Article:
That said, you shouldn't be expecting "night and day" differences between soundcards, unless you're using them to directly drive your headphones or speakers (which, unless they've got in-built amps, you probably shouldn't be). popcorn.gif

The top hardware from Asus, Creative, Auzentech, and HT Omega is more or less going to be on-par in terms of fidelity, while Asus and Creative have moved (at least somewhat) beyond what C-Media can deliver (although Asus is basically C-Media too). You could also look at M-Audio and ESI (both are VIA based); less "features" but again, will put you in the "hi-fi" range.
post #5 of 8
Quote:
Originally Posted by obobskivich View Post
Nothing wrong with PCI (especially when a lot of modern hardware is just using translation chips) - unless you don't have PCI slots.

 

Yeah, that's the issue with more modern motherboards right there. PCI in and of itself isn't an issue as far as sound card interfaces go, but it's being phased out in the age of PCI-Express.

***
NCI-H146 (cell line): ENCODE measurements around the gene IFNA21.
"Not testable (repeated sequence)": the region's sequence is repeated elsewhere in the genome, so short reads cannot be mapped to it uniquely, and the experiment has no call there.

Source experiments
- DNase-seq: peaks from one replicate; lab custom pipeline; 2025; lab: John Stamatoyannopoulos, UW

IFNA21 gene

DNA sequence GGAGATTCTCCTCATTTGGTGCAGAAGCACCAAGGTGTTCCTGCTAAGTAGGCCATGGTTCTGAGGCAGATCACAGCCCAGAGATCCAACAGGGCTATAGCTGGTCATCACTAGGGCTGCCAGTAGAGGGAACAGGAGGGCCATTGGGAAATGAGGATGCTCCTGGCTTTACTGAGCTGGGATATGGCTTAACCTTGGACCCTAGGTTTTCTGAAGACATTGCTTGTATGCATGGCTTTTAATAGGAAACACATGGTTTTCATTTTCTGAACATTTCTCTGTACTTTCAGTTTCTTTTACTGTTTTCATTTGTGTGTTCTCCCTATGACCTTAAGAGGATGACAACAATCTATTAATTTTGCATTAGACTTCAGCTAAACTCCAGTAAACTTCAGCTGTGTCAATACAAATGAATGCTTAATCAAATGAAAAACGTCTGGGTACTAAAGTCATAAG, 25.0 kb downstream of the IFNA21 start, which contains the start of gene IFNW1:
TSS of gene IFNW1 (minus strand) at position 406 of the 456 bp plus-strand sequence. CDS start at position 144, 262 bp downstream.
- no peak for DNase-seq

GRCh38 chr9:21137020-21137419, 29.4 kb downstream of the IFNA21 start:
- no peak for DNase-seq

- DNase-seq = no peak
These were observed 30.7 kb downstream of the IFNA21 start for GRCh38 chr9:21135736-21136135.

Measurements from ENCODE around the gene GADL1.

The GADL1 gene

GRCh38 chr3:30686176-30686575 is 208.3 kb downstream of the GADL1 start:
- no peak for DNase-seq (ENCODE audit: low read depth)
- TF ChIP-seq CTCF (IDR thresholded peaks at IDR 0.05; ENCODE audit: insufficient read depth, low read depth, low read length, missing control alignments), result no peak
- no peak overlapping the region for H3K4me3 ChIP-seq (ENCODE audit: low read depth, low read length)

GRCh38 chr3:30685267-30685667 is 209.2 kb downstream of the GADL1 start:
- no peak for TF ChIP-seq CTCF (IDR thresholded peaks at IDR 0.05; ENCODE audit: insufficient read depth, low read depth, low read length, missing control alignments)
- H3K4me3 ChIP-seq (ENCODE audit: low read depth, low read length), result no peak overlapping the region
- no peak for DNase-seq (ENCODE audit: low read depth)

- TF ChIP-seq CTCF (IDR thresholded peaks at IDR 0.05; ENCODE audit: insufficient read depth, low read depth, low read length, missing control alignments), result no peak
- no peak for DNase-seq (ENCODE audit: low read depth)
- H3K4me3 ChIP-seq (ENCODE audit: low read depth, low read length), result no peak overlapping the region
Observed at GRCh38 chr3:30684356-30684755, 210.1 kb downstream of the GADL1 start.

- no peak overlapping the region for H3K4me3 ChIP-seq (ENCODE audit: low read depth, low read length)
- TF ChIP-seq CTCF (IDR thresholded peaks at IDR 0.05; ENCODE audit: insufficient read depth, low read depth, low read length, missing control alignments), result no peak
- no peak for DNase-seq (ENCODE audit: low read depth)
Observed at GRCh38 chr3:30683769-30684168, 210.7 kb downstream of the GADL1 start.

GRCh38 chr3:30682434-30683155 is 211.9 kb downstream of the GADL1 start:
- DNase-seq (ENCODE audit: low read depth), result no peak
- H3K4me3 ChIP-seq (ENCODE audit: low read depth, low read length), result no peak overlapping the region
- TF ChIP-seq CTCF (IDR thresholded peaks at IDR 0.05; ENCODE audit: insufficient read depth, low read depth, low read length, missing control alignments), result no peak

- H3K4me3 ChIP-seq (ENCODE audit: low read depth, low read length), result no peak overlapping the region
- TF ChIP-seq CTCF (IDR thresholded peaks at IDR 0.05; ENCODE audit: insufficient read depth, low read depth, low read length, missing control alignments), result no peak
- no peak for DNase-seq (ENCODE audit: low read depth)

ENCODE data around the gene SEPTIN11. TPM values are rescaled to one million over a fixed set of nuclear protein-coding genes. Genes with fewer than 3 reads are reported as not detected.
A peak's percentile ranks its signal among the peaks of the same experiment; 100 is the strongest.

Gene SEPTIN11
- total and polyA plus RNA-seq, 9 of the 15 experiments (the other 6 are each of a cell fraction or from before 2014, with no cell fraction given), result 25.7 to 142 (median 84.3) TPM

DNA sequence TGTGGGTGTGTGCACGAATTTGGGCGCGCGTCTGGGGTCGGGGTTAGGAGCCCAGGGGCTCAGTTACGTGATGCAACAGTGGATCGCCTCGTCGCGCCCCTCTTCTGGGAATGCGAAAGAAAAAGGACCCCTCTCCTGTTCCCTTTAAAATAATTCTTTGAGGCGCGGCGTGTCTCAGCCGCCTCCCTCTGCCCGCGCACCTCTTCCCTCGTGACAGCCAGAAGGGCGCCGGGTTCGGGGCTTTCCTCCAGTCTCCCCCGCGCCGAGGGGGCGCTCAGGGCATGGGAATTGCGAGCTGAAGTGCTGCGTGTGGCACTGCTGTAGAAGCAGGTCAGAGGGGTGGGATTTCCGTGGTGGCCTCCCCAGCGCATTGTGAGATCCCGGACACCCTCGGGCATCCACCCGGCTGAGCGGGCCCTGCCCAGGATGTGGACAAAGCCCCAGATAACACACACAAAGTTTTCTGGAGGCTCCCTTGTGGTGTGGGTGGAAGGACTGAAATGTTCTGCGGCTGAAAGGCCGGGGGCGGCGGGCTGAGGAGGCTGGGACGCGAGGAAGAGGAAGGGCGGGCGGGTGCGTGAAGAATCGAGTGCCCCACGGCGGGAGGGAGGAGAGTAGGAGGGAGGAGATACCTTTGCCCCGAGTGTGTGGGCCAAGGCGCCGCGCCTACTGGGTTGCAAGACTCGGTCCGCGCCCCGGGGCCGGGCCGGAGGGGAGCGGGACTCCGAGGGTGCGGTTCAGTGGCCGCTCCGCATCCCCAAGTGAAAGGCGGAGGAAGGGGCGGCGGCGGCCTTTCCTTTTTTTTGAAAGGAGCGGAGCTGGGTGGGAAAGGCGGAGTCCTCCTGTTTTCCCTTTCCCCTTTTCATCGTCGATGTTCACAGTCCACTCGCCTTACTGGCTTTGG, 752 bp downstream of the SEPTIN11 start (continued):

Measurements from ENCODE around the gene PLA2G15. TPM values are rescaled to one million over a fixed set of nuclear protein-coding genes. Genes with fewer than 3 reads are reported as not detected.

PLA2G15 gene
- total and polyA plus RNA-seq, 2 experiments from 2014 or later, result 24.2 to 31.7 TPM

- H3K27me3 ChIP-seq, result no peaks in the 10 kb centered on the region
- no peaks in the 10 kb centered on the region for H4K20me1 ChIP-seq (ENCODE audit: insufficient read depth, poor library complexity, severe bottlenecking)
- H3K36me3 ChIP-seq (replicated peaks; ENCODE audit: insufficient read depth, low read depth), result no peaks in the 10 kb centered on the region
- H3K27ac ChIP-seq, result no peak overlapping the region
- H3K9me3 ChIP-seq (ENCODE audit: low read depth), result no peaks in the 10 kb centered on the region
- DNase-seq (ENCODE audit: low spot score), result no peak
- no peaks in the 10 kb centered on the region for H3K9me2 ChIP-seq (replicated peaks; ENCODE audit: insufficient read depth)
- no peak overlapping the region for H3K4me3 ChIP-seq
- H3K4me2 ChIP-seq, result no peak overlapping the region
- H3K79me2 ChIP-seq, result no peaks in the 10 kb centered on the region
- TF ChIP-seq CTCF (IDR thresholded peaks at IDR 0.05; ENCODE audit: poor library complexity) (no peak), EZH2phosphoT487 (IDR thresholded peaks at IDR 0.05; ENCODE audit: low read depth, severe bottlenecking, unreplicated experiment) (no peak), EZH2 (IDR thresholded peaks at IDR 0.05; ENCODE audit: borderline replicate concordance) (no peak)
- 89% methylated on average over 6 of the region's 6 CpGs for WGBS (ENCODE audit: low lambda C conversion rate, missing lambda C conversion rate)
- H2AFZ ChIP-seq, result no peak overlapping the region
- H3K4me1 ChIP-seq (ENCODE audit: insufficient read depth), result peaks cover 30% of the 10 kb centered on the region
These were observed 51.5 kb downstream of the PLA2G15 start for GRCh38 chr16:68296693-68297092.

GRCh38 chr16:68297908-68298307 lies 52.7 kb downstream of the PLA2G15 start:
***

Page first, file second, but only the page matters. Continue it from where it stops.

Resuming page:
On top of that, it's said that more modern chipsets don't have native PCI interfaces and use bridge chips, which can cause issues with certain sound cards. I still remember all the infamous reports of Creative cards in the SB Live! days acting up on old VIA chipset motherboards with somewhat quirky PCI implementations. Not sure if other card chipsets of the day, like Aureal's, fared any better.

 

Other than that, in terms of actual sound fidelity, most modern sound cards are indeed close enough to not warrant switching them out all the time. At that point, any more money spent on audio equipment is best put toward the headphones or speakers and any amplification systems they may need, if the sound card itself isn't sufficient.

post #6 of 8
Quote:
Originally Posted by NamelessPFG View Post

Yeah, that's the issue with more modern motherboards right there. PCI in and of itself isn't an issue as far as sound card interfaces go, but it's being phased out in the age of PCI-Express.